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What is a Masculine Rhyme?

A type of rhyme that involves matching the final stressed syllables in words.

Mastering Masculine Rhyme: When Words Get Manly

In creative writing, rhyme is an essential tool used to add music and depth to your compositions. One type of rhyme that you're likely to come across is masculine rhyme.

This type of rhyme involves matching the final stressed syllables in words. For example, the words “cat” and “hat” are considered to have masculine rhyme because they end in stressed syllables that sound the same. Similarly, “lake” and “fake” also have masculine rhyme due to the shared final stressed syllable “-ake.”

Conversely, words that end in unstressed syllables are known to have feminine rhyme. For instance, “shatter” and “matter” constitute feminine rhyme because they end in unstressed syllables that sound the same.

As you can see, mastering masculine rhyme is a vital aspect of making your writing stand out. When combined with other types of rhyme and rhythm, it can help create beautiful and memorable prose.

Mastering Masculine Rhyme: Examples in Literature

Gain a deeper understanding of masculine rhyme through two examples found in poetry and song lyrics.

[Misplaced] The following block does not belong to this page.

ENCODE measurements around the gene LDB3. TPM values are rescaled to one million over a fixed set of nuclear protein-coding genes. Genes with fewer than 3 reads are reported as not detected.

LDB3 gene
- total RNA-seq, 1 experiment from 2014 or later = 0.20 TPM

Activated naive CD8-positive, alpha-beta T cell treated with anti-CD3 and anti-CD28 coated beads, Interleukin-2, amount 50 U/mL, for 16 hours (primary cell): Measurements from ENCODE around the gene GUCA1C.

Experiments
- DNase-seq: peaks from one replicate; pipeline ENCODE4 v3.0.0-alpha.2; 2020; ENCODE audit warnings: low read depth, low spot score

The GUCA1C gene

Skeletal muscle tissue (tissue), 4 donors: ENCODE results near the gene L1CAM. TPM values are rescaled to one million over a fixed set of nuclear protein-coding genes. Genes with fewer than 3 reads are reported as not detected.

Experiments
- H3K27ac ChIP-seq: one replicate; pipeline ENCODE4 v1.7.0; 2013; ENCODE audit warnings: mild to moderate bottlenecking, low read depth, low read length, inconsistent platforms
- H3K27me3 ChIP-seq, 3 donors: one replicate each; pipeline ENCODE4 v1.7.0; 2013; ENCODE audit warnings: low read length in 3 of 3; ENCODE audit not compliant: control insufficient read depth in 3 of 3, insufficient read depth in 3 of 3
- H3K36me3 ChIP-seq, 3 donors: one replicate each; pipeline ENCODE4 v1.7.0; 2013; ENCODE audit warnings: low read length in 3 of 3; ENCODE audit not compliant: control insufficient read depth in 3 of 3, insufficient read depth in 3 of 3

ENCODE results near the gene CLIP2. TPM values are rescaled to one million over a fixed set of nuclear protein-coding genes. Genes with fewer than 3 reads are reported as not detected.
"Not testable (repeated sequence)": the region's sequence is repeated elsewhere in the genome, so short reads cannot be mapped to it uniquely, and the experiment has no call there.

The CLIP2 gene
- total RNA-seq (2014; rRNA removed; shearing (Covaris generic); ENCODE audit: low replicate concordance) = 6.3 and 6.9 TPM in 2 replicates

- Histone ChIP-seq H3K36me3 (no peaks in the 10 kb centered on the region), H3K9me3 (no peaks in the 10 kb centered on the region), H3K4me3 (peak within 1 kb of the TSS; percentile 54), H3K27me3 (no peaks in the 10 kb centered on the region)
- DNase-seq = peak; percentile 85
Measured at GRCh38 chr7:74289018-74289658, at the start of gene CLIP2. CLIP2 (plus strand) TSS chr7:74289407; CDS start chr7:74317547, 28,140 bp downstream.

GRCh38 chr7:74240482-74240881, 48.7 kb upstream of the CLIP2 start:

Shakespeare's Sonnet 18

In this famous sonnet, Shakespeare uses masculine rhyme to create a melodious and memorable tune that has withstood the test of time.

“Shall I compare thee to a summer's day? / Thou art more lovely and more temperate:”

Note how the final stressed syllables of “day” and “temperate” match, as do the final stressed syllables in “more” and “adore.”

Eminem's 'Lose Yourself'

Rapper Eminem employs masculine rhyme throughout the entirety of his hit song, 'Lose Yourself', not only adding to the song's musicality, but also making it easier for the audience to remember the lyrics.

“His palms are sweaty, knees weak, arms are heavy / There's vomit on his sweater already, mom's spaghetti”

Notice how the words 'heavy' and 'spaghetti' share the same final stressed syllable, as do 'already' and 'spaghetti'.